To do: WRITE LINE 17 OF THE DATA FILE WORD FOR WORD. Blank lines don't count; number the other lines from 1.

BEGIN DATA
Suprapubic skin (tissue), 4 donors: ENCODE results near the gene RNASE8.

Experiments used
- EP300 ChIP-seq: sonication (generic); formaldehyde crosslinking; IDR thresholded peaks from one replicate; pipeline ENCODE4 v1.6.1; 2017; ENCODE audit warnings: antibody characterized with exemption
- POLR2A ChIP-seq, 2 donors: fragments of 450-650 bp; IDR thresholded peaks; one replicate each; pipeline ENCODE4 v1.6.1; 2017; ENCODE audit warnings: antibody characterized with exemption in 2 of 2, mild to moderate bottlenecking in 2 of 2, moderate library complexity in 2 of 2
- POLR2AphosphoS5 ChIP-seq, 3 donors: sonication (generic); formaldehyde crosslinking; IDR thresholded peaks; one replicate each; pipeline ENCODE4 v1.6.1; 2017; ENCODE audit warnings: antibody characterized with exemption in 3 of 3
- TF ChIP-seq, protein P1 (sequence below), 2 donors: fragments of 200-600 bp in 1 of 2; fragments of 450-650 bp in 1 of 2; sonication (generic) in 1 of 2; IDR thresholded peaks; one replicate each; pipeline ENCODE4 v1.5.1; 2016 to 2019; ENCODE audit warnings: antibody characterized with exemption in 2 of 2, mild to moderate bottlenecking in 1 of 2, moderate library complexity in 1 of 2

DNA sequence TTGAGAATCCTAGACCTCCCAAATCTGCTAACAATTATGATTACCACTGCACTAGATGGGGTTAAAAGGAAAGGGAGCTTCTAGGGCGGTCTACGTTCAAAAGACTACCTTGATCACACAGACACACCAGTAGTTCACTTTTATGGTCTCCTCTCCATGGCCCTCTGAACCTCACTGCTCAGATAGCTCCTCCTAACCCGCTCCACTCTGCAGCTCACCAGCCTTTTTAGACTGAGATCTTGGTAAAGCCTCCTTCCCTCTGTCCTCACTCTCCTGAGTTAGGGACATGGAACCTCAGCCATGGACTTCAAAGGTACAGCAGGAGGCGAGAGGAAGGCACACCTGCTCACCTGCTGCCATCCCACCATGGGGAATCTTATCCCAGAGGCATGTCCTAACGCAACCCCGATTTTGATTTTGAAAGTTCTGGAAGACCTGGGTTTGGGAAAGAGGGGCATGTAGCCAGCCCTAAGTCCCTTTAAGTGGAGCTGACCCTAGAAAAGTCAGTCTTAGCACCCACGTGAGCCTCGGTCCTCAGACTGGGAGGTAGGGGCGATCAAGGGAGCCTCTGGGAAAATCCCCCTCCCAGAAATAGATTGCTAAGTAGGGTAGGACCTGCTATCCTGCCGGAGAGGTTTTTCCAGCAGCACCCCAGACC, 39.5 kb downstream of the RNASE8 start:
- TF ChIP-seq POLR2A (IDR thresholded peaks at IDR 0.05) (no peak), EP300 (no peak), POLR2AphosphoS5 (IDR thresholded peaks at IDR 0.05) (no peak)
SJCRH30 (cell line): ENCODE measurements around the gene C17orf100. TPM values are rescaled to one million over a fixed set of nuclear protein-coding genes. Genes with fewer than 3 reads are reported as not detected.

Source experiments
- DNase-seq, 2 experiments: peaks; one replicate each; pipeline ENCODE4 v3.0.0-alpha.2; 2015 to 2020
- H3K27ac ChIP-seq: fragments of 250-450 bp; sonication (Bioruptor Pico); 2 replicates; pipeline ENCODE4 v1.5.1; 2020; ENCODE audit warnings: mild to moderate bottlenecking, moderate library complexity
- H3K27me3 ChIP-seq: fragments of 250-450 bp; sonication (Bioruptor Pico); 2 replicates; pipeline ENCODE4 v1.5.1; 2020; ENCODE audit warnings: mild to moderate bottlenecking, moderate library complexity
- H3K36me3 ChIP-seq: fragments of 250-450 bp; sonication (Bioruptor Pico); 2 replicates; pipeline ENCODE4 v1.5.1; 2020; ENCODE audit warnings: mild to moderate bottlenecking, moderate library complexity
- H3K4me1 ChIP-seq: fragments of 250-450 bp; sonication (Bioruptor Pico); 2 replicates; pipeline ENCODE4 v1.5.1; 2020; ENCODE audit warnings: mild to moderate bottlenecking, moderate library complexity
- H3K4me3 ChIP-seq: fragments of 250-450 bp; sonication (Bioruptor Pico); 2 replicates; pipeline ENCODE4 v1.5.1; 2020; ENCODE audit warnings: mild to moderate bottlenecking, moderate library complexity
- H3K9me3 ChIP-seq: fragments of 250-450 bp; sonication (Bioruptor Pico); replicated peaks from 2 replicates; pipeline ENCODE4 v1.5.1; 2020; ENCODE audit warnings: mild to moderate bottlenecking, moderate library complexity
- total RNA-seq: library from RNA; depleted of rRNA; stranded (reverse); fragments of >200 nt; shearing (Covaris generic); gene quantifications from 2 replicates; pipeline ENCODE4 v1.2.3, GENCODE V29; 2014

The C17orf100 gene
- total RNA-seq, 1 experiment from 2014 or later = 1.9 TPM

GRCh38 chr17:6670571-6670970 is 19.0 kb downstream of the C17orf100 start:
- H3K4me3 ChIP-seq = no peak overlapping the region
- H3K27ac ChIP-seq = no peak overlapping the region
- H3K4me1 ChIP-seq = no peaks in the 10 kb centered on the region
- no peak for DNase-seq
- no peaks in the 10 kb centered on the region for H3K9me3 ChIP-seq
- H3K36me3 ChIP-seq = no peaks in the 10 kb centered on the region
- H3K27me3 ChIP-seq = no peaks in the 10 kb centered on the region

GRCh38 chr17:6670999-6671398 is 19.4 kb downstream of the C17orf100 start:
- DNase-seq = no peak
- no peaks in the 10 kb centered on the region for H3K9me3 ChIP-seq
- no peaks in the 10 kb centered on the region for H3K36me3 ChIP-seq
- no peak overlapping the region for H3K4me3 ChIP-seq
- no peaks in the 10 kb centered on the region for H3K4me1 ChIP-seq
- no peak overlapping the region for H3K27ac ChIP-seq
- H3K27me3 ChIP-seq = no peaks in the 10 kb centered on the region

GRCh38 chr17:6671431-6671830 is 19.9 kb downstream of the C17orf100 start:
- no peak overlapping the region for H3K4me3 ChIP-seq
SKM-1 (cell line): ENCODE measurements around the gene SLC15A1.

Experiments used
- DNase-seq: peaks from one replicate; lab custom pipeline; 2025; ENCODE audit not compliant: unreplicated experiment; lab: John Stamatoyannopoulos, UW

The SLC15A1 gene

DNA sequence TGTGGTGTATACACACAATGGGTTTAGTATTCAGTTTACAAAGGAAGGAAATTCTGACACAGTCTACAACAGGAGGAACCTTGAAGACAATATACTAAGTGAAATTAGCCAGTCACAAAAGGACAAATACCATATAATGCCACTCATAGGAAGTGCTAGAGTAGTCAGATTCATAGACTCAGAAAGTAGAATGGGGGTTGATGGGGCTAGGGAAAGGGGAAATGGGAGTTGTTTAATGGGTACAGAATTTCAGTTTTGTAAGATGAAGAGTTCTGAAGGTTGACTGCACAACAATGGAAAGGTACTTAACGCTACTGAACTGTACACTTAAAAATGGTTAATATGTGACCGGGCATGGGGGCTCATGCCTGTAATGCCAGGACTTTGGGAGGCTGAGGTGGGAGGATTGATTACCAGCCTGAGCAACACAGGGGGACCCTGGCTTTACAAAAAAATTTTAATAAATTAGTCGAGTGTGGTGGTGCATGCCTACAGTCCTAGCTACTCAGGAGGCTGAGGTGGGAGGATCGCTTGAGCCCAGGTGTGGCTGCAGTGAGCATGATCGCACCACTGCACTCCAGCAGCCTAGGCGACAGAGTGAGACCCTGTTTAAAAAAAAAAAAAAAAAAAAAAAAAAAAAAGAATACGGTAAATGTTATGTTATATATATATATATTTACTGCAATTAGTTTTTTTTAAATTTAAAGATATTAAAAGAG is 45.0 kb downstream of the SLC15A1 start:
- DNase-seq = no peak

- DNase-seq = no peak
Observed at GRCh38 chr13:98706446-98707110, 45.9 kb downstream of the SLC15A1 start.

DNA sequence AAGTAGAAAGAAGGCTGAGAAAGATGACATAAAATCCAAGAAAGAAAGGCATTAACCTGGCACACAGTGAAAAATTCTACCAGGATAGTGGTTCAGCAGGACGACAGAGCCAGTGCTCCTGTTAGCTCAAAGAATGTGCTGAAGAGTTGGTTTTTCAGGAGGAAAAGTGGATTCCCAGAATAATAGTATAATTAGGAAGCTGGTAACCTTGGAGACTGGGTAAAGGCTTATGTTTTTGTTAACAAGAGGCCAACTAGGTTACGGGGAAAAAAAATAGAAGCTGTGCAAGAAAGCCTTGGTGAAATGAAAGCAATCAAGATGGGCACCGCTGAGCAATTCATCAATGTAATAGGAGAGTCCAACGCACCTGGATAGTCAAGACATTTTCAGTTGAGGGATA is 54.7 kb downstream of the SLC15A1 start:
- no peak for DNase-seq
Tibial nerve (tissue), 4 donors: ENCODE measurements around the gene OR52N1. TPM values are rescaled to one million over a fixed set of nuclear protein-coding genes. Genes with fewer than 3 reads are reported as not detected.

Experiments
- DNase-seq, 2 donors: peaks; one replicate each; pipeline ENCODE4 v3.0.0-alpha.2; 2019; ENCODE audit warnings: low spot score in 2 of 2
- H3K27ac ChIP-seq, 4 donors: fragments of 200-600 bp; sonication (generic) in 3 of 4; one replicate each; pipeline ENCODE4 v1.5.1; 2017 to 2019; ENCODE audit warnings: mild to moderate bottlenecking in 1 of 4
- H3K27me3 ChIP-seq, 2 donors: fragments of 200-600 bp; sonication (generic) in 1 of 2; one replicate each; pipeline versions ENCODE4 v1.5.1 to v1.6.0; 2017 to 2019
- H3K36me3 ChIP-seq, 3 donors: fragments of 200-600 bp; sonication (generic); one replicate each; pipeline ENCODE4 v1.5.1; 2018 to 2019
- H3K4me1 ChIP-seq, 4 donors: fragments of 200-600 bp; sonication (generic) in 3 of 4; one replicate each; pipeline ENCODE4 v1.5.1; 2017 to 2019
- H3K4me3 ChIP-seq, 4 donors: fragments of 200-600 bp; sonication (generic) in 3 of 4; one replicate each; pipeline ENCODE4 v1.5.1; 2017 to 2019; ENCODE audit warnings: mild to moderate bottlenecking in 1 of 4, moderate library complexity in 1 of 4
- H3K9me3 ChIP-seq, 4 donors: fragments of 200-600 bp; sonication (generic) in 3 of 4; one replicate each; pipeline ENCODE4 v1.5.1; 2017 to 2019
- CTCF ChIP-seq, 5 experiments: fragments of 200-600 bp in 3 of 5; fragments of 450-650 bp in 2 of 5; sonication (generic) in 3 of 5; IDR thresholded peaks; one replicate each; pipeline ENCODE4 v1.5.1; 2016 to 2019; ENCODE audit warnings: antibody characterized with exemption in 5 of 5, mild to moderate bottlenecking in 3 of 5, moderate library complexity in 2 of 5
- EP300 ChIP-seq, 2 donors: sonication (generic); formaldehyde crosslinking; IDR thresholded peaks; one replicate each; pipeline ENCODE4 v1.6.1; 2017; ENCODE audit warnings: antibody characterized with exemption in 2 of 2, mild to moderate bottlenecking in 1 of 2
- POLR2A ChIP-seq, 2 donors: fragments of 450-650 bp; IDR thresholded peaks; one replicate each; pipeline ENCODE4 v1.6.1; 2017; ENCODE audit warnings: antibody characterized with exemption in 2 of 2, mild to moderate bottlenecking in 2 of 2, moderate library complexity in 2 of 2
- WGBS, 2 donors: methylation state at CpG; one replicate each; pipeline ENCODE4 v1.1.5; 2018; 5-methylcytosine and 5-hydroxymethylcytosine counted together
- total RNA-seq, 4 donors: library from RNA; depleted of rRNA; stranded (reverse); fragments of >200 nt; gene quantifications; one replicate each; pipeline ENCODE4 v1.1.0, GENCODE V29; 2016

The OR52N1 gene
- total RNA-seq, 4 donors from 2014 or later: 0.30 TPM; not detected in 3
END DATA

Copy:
- H3K9me3 ChIP-seq: fragments of 250-450 bp; sonication (Bioruptor Pico); replicated peaks from 2 replicates; pipeline ENCODE4 v1.5.1; 2020; ENCODE audit warnings: mild to moderate bottlenecking, moderate library complexity